Football and Politics (Or How The Lebanese React The Same Everywhere)

Hassan is raised in celebration of Lebanon’s win over Iran. (Image Courtesy of the Daily Star).

If we’re to believe, Lebanon faces an uphill battle in Qatar on 14 November in their next outing, with victory potentially lift them into the section’s top two. I think everyone remembers the day we made it to the fourth round for the first time in our history last year. I also see that it’s noteworthy to highlight how the Lebanese react to Football in Lebanon and how – in a way or another – we react to politics the same way we react to sports.

Opportunist Media. Felix Baumgartner, the Fassouh Building and the Ashrafieh Explosion are only examples of times when the Lebanese Television Channels can boost their popularity. Last year they found in the Korean-Lebanese Match (That ended 2-1 in the favor of Lebanon) the perfect event to show that they support the National team. The “Mabrouk Lebnen” 5 min-advertisement for the following few days is a perfect investment of the human market that had just emerged: Lebanese National team fans.

Arriviste Politicians. Your public image as a politician is what matters in this country. Practically no one cares if you make good laws or fight corruption. For a politician to succeed, he has to make the right speech at the right time. And if it’s not the Martyr’s Square or the Ashrafieh Explosion Site, it can be Camille Chamoun Stadium. A Lebanese win is after all the perfect moment for them to talk about patriotism or to act patriotic (By attending the game), and the Lebanese Football Fans eventually represent the biggest electoral base in Lebanon.

Never Satisfied And Always Nagging. The Lebanese are annoying. They tell you that they aren’t pleased with our tie with Uzbekistan and with our loss to Qatar or to Australia. Somehow they forget that we’re Lebanon, and that’s the first time we’ve  ever made it to that round, and that our players are doing their best to win, that they’re underpaid and that they were ignored by the media and the Lebanese for nearly two decades. “We did this we did that we’re gonna win we’re gonna lose they should play like this they shouldn’t play like that“. It’s the same with politics, they keep nagging that the MPs don’t work and that all the parties are plotting against the country, and they don’t even try to change them.  If they’re not satisfied with the players’ performances and think they can do better they can always go for the try outs. Or they can simply pressure the government so that the Sports ministry gets a bit more funded. Oh, sorry, I forgot that we don’t have state budgets in Lebanon since 2005. Maybe they can do a demonstration so that we finally have one. But that’s too mainstream, they prefer to nag, it’s easier.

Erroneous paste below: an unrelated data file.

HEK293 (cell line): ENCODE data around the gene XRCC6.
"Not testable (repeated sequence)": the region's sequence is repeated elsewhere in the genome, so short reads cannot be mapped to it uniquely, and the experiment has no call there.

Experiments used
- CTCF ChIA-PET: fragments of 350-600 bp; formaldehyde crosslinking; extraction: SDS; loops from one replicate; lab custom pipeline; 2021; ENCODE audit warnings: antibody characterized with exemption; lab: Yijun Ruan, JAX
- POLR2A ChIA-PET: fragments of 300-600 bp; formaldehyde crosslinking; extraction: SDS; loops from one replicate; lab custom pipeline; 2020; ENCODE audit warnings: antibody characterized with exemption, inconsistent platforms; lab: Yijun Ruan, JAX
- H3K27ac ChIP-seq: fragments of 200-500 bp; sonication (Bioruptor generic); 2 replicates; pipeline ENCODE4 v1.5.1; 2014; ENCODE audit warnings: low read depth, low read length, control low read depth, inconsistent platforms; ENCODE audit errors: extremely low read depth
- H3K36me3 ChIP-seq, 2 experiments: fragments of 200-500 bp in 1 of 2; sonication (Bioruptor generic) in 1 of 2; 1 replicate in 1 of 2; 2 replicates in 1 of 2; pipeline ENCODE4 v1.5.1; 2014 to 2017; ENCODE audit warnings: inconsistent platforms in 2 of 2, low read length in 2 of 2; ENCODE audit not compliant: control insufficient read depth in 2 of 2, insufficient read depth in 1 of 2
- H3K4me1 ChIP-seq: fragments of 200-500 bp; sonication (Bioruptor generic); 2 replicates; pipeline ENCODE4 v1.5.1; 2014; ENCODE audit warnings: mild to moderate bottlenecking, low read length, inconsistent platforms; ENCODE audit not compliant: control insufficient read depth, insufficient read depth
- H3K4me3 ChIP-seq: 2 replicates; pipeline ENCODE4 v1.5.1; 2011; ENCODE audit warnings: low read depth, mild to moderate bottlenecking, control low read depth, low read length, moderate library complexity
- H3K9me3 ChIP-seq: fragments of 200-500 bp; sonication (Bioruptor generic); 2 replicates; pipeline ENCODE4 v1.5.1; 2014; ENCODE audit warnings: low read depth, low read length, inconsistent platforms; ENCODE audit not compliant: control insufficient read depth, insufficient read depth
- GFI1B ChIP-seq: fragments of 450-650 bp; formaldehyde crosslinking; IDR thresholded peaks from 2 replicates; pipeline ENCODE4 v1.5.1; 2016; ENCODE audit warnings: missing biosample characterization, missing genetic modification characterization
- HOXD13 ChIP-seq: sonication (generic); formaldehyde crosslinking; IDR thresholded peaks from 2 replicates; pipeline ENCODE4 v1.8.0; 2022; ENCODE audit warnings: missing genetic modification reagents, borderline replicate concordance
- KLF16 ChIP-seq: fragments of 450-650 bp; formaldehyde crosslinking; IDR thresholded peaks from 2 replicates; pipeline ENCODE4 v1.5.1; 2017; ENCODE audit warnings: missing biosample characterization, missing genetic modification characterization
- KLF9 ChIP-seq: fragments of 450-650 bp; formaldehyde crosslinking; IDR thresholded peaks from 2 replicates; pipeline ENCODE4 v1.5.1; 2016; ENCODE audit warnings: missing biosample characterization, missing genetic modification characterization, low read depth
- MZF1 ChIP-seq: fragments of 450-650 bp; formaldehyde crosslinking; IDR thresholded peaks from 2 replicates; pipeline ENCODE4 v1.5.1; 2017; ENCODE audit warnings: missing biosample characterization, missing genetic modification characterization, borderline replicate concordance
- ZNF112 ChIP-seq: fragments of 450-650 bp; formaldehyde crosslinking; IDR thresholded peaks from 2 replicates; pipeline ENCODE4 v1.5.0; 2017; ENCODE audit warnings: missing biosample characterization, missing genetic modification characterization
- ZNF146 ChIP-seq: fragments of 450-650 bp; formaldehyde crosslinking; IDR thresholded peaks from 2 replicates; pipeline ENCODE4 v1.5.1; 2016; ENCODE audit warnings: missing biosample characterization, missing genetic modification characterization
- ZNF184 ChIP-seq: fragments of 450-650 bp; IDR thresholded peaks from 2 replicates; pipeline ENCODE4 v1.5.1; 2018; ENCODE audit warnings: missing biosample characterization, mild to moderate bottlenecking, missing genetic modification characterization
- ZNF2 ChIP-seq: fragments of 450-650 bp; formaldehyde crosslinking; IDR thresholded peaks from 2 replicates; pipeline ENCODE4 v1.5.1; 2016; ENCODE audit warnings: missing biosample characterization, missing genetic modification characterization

The Sudden Interest And The Subsequent Alzheimer. And this happens every time and nearly with everything. Do you remember the  Fassouh building victims, the ethiopian airplane crash, the false witnesses issue that brought down Hariri’s government, the law that was supposed to separate between governmental and parliamentary members? There’s always a sudden interest in a specific matter that is soon forgotten in the few following weeks. Everyone watched our match with Korea – Camille Chamoun’s stadium was full – but the same stadium was relatively empty in our match with Iran – That we won – and that most of the people didn’t  know about. And why didn’t we hear of that game before? Because we had already lost two games in the fourth round, so backing our team – that the media and subsequently the population chose to ignore – suddenly became a tabout.

Abandon The Locals And Seek Foreign Shelter. Who cares about the Lebanese industry? Who cares about the Lebanese agriculture? Who cares if they’re in a bad shape? What’s important is to keep importing goods from the outside and ignore the local companies. We don’t try to improve our economy by ourselves, or to solve political issues by ourselves. We always seek foreign shelter, foreign goods, a Doha agreement, a Taef agreement, Lausanne talks. We always destroy what we have, because backing national things is too mainstream. I can bet that at least half of the Lebanese that know every detail of AC Milan Or Chelsea don’t have a clue that Mohamad Haidar exists, or that his team, Al Safa – The Lebanese premier league 2012 winner – exists either.

Blame The Wrong Persons and Ignore The Problems. It’s easy to blame Theo Bucker, or Abbas Hassan. Everyone makes mistakes. Most of the Sports federations and teams are corruption hubs, religiously shattered, politicised, unfunded and forgotten. At least these guys made it that far. You want to criticise them? start by giving them – or ask the government to give them – proper wages, proper technical assistance. Start by asking for a reform, for a solution of the corruption. The least one can do – if he wishes to criticise – is to support and encourage the team. It’s exactly like blaming Bassil, Siniora, Hariri, Aoun, Geagea, Berri (and many others) for the corruption while you’re putting the same names on the ballot every four years.

And the next game with Qatar won’t be different. Just sit back and watch the reactions. Oh and Watch the game, too.